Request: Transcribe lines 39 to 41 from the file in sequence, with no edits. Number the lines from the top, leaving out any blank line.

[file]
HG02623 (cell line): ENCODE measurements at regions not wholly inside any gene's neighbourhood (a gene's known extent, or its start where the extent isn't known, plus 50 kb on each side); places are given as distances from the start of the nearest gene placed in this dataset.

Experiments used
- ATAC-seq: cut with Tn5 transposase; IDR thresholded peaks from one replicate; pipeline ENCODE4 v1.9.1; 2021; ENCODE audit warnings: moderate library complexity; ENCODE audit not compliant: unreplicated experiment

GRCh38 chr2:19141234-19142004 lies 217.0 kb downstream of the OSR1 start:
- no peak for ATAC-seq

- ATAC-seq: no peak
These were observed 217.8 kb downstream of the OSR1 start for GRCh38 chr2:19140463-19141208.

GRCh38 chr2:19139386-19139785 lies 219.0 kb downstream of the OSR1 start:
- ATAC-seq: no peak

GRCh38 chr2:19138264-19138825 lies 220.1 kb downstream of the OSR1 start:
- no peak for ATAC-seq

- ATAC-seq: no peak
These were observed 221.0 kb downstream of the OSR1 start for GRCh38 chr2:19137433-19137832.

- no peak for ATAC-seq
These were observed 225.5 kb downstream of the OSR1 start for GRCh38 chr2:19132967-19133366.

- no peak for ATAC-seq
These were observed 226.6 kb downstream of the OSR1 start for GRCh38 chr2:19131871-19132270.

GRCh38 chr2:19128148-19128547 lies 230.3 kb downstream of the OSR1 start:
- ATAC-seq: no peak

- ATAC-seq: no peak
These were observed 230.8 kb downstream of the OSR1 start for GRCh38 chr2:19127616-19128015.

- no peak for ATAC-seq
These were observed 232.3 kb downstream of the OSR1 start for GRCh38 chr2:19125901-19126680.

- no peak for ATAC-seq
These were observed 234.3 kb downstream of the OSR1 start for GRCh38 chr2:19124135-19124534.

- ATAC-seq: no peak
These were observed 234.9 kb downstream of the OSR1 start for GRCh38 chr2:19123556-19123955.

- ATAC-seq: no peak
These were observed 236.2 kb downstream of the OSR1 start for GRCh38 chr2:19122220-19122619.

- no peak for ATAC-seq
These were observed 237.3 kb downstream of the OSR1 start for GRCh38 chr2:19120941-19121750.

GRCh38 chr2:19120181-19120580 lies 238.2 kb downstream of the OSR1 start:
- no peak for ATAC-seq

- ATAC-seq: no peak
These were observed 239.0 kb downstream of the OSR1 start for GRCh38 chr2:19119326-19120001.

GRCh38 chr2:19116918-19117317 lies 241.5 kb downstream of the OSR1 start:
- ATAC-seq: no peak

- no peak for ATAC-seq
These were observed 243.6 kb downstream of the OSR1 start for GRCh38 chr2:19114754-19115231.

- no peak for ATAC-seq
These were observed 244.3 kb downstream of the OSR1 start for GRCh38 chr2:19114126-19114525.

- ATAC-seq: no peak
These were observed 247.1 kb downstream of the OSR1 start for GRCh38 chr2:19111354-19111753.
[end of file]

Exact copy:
These were observed 243.6 kb downstream of the OSR1 start for GRCh38 chr2:19114754-19115231.

- no peak for ATAC-seq
These were observed 244.3 kb downstream of the OSR1 start for GRCh38 chr2:19114126-19114525.